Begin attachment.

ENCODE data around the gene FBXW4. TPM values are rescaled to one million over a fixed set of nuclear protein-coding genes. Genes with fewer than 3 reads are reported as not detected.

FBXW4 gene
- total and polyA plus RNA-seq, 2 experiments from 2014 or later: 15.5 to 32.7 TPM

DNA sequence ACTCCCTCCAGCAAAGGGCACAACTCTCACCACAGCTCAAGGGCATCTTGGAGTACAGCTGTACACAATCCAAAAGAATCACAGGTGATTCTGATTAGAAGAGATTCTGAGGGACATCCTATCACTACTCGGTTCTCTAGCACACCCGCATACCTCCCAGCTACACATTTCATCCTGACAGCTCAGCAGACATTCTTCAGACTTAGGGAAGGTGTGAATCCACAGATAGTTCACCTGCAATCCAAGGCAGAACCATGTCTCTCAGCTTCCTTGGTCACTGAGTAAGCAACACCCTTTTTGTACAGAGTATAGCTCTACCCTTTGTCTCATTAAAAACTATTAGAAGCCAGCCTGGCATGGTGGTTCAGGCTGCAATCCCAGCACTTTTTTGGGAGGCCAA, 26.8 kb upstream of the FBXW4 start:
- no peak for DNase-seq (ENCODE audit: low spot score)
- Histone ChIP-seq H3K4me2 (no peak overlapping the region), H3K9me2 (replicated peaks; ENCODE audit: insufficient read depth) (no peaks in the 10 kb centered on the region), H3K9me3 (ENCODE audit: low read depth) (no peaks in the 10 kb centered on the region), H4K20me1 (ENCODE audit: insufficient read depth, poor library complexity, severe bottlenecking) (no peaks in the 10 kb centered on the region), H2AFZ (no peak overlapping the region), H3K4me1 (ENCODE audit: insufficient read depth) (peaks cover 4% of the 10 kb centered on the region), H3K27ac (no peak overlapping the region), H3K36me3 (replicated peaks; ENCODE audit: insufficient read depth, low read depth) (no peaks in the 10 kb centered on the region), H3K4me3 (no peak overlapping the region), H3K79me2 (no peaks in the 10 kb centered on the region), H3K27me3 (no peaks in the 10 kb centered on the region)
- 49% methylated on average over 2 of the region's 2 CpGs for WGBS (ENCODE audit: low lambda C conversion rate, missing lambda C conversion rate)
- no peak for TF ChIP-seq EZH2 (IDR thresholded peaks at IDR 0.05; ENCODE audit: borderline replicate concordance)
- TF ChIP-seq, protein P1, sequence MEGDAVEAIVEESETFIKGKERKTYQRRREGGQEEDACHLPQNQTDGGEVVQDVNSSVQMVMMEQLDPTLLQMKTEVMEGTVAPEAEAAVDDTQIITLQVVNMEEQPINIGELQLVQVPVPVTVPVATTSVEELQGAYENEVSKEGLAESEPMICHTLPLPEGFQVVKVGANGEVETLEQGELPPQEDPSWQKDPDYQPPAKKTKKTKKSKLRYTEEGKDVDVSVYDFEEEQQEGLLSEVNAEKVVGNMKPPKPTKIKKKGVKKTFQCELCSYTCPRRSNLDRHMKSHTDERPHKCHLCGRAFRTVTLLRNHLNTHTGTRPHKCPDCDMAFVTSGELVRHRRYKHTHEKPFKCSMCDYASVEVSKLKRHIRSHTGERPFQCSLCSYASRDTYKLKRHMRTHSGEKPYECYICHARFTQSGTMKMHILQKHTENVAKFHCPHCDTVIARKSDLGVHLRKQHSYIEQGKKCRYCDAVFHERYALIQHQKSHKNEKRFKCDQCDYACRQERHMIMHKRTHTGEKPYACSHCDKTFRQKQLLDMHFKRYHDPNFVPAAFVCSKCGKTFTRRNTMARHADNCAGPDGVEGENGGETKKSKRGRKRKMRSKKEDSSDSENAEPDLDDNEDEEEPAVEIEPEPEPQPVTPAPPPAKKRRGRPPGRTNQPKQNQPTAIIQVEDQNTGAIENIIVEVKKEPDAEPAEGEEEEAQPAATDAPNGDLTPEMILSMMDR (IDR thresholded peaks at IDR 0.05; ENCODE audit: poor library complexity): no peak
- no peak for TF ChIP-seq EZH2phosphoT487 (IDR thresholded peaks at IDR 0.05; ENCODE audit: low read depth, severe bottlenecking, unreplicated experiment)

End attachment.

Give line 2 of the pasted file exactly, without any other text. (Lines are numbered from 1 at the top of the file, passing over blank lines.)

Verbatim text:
FBXW4 gene